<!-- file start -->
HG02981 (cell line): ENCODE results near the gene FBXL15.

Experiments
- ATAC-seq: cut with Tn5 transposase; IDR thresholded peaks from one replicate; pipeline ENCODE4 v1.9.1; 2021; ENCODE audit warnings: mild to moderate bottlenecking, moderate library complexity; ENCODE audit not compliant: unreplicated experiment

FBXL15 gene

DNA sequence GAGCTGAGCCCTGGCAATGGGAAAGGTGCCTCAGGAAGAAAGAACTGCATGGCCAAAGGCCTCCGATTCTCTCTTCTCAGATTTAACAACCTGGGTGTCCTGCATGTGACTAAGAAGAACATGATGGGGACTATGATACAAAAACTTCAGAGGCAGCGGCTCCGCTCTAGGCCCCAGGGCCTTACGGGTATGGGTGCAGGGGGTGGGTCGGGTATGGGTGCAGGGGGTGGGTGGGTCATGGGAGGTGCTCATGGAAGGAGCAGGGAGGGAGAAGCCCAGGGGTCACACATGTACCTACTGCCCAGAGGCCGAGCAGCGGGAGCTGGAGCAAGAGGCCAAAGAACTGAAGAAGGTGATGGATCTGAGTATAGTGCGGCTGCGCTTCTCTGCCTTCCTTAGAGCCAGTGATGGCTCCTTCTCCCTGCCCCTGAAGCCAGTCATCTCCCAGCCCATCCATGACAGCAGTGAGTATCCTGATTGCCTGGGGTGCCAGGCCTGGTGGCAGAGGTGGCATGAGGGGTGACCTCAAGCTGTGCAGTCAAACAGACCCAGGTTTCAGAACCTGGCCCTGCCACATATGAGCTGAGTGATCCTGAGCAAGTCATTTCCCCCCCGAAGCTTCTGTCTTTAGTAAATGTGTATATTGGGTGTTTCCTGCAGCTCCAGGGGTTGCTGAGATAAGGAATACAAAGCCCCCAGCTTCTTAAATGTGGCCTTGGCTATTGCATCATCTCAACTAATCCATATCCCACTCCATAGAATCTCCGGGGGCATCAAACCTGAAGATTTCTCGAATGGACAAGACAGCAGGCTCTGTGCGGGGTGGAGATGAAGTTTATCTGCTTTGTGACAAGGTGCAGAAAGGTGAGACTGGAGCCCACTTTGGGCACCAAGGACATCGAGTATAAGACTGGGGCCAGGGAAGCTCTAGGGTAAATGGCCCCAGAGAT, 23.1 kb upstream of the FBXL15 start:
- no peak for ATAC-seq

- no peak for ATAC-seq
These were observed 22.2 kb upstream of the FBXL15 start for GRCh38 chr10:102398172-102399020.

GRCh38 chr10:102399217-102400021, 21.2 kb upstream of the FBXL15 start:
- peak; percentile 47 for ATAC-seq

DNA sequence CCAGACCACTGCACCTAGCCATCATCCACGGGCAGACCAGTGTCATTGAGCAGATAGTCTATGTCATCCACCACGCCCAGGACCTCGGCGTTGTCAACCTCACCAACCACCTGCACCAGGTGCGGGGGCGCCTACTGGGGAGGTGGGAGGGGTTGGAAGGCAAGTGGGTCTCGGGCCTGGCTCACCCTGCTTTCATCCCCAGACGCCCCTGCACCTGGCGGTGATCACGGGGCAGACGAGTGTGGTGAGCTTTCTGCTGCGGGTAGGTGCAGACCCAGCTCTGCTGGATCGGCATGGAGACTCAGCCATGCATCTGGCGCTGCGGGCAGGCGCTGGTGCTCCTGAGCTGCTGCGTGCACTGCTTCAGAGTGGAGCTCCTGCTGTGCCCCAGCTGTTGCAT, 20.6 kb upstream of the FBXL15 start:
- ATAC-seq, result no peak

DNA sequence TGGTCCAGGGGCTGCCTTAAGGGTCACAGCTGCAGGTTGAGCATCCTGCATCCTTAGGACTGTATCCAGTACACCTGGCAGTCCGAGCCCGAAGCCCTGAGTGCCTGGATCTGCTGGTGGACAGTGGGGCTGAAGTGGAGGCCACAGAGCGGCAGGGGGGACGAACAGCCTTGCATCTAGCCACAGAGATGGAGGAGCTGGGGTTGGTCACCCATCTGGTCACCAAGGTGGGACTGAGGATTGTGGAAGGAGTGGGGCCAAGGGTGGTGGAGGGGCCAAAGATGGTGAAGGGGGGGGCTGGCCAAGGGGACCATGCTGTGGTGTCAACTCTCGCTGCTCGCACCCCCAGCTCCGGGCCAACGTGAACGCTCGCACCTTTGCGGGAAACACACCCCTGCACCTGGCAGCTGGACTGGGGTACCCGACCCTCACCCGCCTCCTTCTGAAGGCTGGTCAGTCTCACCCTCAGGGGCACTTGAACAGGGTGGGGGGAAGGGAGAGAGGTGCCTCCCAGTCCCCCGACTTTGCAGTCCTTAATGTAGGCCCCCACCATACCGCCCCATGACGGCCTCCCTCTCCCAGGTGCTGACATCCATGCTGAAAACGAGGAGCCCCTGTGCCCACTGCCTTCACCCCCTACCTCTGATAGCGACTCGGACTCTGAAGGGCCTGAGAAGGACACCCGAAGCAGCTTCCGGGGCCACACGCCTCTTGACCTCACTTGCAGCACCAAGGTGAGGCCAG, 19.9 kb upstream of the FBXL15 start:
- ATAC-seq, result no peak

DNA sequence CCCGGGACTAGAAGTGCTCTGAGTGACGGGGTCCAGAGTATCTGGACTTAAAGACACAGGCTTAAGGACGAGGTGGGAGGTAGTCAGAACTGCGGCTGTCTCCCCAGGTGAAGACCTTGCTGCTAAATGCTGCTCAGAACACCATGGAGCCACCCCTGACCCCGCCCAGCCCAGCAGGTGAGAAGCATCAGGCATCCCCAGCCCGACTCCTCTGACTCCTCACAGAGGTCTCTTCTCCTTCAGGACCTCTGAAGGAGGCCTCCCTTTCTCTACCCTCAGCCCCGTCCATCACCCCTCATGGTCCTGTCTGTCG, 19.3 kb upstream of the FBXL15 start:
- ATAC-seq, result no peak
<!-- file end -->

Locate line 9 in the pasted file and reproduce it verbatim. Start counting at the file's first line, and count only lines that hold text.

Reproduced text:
GRCh38 chr10:102399217-102400021, 21.2 kb upstream of the FBXL15 start: